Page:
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Historic Avro Lancaster bomber heading to North Saanich museum

A historic Avro Lancaster bomber will soon be heading to its new home at the B.C. Aviation Museum in North Saanich. Toronto City Council voted Tuesday to transfer the vintage plane to the museum, where restoration will start immediately.
John Lewis, president of the B.C. Aviation Museum in North Saanich, holds a photo of an Avro Lancaster bomber. The museum will take one of the historic bombers under its wing for display as it's being restored.

A historic Avro Lancaster bomber will soon be heading to its new home at the B.C. Aviation Museum in North Saanich.

Toronto City Council voted Tuesday to transfer the vintage plane to the museum, where restoration will start immediately.

“It’s absolutely exciting,” said museum president John Lewis.

“The Avro Lancaster is an iconic aircraft with a distinguished record in war and in peace. It was a major contributor to the strategic bombing offensive in World War II. After the war, it served for many years on both coasts in reconnaissance and search-and-rescue missions.”

This Lancaster, FM104, was built in Toronto in 1944 and stationed on the East Coast for 20 years. It was retired in 1965 and displayed on a plinth in Coronation Park on the Toronto lakeshore until 1999. The aircraft was removed, disassembled and partially restored, then placed in storage away from public view for several years.

The aviation museum’s long-term goal is to see the Avro Lancaster bomber take flight, a project Lewis acknowledges could take 10 to 15 years.

“It will be only one of three Lancasters in the world that are still flying,” Lewis said. “But we believe ultimately it can be restored to flying condition. We’re under no illusion this is a major project, larger than any we’ve undertaken before, particularly because every piece of the restoration has to be done to airworthy standards.”

Victoria Air Maintenance, an internationally known firm of vintage aircraft restorers, will have overall supervision of the project. A number of local aircraft manufacturing specialists and vintage aircraft enthusiasts have pledged their time and knowledge to volunteer on this project.

“We’ve had a real upsurge of interest and pledges of support from a lot of other people around the airport,” Lewis said.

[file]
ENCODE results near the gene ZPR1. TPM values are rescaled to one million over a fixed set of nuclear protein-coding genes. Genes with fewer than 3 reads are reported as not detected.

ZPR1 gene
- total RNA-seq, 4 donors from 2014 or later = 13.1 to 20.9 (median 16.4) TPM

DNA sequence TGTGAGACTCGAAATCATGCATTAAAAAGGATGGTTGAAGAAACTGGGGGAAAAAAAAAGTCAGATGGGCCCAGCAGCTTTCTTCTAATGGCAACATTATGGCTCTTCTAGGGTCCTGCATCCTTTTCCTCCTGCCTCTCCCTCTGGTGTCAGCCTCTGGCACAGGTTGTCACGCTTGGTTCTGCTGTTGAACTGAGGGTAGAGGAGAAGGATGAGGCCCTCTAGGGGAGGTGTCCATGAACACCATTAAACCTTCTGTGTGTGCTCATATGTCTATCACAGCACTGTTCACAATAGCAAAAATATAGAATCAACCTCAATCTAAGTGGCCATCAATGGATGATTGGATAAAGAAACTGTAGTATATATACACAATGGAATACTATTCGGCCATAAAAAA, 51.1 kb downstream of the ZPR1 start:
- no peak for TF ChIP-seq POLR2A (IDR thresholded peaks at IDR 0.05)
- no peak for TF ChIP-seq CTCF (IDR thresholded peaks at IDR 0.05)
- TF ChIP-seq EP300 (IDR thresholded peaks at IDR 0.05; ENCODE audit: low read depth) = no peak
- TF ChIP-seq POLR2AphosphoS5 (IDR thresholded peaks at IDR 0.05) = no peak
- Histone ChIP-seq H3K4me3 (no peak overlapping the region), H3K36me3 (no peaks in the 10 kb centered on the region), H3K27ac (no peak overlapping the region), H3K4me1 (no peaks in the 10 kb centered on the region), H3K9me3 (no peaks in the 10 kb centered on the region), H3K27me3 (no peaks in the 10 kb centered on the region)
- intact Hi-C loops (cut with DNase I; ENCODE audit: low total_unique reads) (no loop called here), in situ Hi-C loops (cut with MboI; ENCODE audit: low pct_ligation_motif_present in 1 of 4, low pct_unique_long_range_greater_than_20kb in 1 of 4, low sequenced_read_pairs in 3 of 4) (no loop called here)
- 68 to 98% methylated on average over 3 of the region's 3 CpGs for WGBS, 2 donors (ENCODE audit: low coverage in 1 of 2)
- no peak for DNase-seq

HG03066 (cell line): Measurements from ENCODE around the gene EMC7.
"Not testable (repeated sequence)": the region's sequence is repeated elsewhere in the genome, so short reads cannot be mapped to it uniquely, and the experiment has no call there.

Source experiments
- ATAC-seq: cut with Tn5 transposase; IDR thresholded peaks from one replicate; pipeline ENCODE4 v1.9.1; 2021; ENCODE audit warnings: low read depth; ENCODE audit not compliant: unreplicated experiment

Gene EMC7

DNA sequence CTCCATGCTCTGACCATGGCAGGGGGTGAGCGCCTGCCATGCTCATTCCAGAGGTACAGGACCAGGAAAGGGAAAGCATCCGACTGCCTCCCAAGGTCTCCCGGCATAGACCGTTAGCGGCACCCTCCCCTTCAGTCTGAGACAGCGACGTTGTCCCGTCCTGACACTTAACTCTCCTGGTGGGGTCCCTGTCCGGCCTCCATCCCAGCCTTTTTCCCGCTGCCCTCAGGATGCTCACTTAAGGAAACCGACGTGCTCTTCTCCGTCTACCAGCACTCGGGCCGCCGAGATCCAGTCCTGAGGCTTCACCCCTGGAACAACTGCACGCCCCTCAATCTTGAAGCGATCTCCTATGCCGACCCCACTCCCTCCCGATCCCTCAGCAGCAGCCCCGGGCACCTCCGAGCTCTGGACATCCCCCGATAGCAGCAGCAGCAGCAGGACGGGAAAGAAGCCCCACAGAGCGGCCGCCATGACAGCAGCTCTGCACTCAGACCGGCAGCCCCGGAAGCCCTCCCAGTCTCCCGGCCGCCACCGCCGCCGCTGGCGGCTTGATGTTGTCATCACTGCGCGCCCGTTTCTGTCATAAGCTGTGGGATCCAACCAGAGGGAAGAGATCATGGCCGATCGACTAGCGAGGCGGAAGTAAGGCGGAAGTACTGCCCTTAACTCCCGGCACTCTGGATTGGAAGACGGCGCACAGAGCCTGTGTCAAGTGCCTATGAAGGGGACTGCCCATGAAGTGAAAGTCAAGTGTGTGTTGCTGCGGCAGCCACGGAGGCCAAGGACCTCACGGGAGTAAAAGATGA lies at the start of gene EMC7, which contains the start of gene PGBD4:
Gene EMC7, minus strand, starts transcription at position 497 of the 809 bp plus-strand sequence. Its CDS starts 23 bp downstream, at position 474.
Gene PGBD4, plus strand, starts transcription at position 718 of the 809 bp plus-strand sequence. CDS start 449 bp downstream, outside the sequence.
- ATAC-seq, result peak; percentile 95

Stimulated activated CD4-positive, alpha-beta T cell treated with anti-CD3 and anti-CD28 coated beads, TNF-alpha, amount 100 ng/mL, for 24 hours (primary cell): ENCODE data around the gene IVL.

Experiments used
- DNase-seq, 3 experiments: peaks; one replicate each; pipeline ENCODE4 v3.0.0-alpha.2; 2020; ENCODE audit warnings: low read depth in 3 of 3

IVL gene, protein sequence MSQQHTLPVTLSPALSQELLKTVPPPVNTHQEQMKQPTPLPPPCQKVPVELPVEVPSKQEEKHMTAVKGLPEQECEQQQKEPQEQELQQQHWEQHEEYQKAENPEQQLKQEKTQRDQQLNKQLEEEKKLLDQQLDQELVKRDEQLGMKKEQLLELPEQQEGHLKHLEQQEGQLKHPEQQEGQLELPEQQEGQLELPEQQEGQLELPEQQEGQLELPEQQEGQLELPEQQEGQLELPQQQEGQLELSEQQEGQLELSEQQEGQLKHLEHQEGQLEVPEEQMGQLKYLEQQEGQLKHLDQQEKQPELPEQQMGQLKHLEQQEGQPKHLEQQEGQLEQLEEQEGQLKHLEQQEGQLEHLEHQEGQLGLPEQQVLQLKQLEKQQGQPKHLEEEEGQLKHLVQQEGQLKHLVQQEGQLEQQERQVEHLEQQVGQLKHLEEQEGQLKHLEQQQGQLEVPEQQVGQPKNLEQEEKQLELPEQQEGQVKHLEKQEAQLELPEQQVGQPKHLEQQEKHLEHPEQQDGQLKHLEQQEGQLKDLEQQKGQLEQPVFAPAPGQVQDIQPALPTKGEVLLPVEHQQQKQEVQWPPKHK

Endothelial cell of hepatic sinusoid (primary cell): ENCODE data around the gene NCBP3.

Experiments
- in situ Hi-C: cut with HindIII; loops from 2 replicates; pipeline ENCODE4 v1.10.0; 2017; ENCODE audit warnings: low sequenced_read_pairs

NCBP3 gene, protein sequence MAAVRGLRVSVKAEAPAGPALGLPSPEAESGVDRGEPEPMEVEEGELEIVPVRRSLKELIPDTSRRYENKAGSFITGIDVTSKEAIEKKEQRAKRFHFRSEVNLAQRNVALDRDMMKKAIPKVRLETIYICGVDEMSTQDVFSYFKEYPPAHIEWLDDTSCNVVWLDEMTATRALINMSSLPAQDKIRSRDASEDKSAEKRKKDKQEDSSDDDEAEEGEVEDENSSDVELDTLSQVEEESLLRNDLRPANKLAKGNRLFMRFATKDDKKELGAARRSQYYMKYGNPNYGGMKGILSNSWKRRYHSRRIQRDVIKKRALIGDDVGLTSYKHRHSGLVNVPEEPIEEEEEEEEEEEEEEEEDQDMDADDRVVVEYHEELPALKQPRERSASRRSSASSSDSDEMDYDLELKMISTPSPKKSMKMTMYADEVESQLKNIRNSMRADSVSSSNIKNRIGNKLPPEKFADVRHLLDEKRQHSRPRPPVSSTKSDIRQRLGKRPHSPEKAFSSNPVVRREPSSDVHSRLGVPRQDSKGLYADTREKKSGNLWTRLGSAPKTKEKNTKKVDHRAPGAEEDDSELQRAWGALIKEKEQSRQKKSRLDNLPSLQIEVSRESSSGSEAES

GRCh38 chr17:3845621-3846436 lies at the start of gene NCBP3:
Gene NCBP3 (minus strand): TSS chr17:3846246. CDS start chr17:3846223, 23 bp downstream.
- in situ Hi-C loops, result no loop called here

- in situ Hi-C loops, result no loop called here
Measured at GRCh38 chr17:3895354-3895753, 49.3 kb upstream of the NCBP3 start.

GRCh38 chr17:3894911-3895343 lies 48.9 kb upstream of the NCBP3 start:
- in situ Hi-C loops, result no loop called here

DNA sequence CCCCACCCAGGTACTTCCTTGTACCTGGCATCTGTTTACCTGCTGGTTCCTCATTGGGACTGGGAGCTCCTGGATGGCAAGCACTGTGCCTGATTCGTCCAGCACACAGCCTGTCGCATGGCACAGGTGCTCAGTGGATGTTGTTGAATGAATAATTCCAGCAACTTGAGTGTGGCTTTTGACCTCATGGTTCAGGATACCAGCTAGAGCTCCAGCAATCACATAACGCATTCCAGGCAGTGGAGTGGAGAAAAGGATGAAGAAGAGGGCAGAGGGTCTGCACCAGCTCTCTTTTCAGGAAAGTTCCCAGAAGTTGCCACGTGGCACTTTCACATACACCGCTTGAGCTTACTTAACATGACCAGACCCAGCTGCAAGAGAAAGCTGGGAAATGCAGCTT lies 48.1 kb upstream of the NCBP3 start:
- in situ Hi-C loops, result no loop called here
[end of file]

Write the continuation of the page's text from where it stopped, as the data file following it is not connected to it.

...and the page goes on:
The museum became interested in acquiring the plane last year when the City of Toronto sent out a request for interest to a number of Canadian museums.

“The criteria was they had to be Canadian, without a Lancaster in their collection and they had to have a plan for its restoration and display,” Lewis said.

“We responded to that and then we filled out a questionnaire and responded to supplementary information. Back in March, Toronto city staff examined all the proposals and decided we had the best. And, since then, it’s been a question of just being patient.”

The museum waited while Toronto’s economic development committee deferred its decision three months to give a local group a second chance to work with city staff and develop a revised proposal to save the plane.

The group, called FM104EVER and comprised of pilots, relatives of veterans, historians and restorers, wanted to restore the plane and display it near Toronto the waterfront.

“In the end, city staff concluded that, notwithstanding the evident goodwill and emotion of the group, they really didn’t have a plan that didn’t involve a lot of uncertainty and risk and possible financial outlay to the city,” Lewis said.

At that point, the Warplane Heritage Museum in Hamilton, which has a flying Lancaster, got into the picture and offered to take FM104 to restore it to taxiable conditions over the next few years.

Lewis said the museum had previously made a proposal to take the Lancaster and use it for parts for its Lancaster. “There was a suspicion that could still happen,” he said.

This week, Toronto city council voted to give the Avro Lancaster to the B.C. Aviation Museum.

The museum will have to pay to transport the plane, which is in pieces, across the country. “The fuselage is in three sections. The wings are separate and there are a large number of parts.”

The museum will display sections as they are restored, Lewis said.

“A lot of people will be very interested in coming out to see this. The nose section has already had a fair bit of work on it, and we think it’s a good candidate for early restoration and display,” he said.

“It depends what we see when we finally get it here. But our view is that fairly early on, some will be on display. Other parts will be on display in our restoration hangar, which is open to the public on a guided basis.”

• The B.C. Aviation Museum is having its annual open house today from 10 a.m. to 4 p.m.

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